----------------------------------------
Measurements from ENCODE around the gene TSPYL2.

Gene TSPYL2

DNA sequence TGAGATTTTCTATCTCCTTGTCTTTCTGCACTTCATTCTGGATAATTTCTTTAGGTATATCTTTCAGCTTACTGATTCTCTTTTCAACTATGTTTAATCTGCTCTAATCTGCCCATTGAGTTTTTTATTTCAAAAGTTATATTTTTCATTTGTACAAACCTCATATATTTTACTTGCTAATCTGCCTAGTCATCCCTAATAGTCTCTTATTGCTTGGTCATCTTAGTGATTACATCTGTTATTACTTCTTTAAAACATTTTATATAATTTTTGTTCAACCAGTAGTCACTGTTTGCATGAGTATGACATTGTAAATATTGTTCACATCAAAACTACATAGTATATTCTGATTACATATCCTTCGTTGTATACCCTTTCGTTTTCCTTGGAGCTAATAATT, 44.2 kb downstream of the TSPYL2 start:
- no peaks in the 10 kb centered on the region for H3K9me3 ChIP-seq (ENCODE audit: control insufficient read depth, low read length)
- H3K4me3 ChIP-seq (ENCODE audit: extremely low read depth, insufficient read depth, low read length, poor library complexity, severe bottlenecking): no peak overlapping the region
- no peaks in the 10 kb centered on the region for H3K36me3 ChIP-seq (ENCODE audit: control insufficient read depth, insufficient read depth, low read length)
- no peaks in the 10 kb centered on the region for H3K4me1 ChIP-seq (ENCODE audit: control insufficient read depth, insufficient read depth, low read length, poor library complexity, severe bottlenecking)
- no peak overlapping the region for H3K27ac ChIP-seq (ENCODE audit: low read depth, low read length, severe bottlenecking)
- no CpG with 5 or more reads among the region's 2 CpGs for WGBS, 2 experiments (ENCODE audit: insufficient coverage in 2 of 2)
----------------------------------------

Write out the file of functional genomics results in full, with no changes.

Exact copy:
Measurements from ENCODE around the gene TSPYL2.

Gene TSPYL2

DNA sequence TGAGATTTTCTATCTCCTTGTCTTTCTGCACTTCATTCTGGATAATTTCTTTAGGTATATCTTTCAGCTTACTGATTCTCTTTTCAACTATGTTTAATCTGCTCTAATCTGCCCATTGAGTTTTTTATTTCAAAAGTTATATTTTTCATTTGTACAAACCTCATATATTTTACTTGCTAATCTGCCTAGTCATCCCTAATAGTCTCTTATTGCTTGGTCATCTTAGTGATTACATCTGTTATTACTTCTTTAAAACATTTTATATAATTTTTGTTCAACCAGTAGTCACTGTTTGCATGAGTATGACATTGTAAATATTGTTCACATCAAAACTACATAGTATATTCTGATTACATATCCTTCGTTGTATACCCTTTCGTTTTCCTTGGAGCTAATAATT, 44.2 kb downstream of the TSPYL2 start:
- no peaks in the 10 kb centered on the region for H3K9me3 ChIP-seq (ENCODE audit: control insufficient read depth, low read length)
- H3K4me3 ChIP-seq (ENCODE audit: extremely low read depth, insufficient read depth, low read length, poor library complexity, severe bottlenecking): no peak overlapping the region
- no peaks in the 10 kb centered on the region for H3K36me3 ChIP-seq (ENCODE audit: control insufficient read depth, insufficient read depth, low read length)
- no peaks in the 10 kb centered on the region for H3K4me1 ChIP-seq (ENCODE audit: control insufficient read depth, insufficient read depth, low read length, poor library complexity, severe bottlenecking)
- no peak overlapping the region for H3K27ac ChIP-seq (ENCODE audit: low read depth, low read length, severe bottlenecking)
- no CpG with 5 or more reads among the region's 2 CpGs for WGBS, 2 experiments (ENCODE audit: insufficient coverage in 2 of 2)